26 March 2010
News - Tourism (Good)
Garriott Premiers His Spaceflight Documentary
Man on a Mission
by Carol Pinchefsky
On March 25, 2010, at a private showing at New York City’s Core Club, Richard Garriott screened his documentary, Man on a Mission, about his experiences as a spaceflight participant.

Attendees included members of the Explorer’s Club and members of the space community, such as future space tourist (as well as co-founder of Google), Sergey Brin. Sponsors treated the audience to movie theater fare such as M&Ms plus a bar stocked with Russian Standard Vodka, which Garriott described as the official drink of cosmonauts.*

The movie documented not one but two journeys: Garriott’s lifelong journey as a space enthusiast and videogame entrepreneur as well as his journey to the International Space Station ( ISS). Footage includes interviews with his family, his training in the United States and Baikonur, and the flight itself. While in space, Garriott conducts experiments with vision and microgravity and shares the fun he has onboard: jugging, holding an art show, and even making a horror movie, Apogee of Fear.

Garriott took questions from the audience and revealed the answers to some mysteries not included in the film, such as how long it took for his capsule to be recovered after landing. The answer: it was almost instantaneous. “Our capsule landed 500 meters from the mathematically predicted landing point. That is about as precise as it gets. They were waiting for us.”

Most importantly, Garriott related that the cost of his flight was offset by the experiments he brought with him to the ISS. He told the audience that, with the right experiment plus the reduction of the price of a ticket, it will eventually become possible for a spaceflight participant to make a profit from their journey. “There’s many, many millions of dollars worth of work to do in microgravity in the biological sciences,” he said.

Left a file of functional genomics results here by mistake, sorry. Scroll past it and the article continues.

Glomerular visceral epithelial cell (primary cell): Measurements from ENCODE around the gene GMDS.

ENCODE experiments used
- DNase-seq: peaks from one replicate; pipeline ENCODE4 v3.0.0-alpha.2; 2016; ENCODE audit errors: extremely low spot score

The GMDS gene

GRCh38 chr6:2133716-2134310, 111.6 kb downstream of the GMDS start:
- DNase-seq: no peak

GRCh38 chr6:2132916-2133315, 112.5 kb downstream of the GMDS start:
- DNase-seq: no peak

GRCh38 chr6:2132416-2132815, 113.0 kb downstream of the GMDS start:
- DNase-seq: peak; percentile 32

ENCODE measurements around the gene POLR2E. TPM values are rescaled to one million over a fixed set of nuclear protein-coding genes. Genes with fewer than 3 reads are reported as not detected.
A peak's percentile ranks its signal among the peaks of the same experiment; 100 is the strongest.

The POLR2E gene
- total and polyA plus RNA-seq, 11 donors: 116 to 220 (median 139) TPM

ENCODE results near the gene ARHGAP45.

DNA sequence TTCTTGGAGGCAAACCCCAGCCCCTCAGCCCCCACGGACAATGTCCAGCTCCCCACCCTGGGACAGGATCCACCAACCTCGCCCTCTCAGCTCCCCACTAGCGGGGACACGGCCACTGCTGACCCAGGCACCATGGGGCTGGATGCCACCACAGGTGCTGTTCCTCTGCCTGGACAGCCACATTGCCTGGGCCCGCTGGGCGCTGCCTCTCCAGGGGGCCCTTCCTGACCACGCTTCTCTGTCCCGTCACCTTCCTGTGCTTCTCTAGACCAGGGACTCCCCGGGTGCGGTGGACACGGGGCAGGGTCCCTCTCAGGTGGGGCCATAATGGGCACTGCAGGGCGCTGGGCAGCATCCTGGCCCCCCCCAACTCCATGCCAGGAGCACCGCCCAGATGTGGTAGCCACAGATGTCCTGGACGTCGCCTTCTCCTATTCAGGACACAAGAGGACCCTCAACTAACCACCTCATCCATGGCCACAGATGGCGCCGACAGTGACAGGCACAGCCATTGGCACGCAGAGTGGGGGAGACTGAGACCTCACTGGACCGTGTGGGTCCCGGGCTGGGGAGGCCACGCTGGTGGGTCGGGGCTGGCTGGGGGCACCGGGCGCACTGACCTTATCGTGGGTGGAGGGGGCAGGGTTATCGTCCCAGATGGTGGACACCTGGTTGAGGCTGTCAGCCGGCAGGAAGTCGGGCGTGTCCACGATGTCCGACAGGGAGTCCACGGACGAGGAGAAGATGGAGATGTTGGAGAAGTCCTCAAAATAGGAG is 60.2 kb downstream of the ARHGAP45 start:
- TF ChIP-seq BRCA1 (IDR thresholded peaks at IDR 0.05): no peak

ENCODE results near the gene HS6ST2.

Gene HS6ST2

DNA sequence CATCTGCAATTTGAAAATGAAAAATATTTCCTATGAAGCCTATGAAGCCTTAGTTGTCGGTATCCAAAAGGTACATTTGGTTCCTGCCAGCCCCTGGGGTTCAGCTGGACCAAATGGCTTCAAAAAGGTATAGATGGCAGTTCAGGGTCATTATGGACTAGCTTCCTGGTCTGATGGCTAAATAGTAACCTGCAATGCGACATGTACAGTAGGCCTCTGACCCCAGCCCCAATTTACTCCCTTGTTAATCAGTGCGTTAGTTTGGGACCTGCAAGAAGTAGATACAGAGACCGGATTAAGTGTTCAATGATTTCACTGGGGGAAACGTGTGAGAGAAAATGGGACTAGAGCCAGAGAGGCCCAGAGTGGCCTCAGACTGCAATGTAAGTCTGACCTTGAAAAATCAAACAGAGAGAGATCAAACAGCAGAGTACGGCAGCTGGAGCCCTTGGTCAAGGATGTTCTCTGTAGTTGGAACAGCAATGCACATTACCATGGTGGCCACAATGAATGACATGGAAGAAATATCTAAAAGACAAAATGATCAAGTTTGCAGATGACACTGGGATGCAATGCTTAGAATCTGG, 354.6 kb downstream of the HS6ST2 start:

Man on a Mission recently played at the South by Southwest Film Conference and Festival and was an audience award winner. More information about the movie, including clips, can be found here.

Garriott is currently speaking with distributors so he can release his movie to a larger audience. He also hopes to turn the film’s many deleted scenes into 30-minute episodes, which would flesh out some of the movie’s many details.

Other plans for Garriott’s future include taking a ride on a suborbital spacecraft…and jumping out of it with a spacesuit and parachute.

*One assumes that some astronauts would prefer Russkiy Standart over Tang.
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Carol Pinchefsky 26 March 2010
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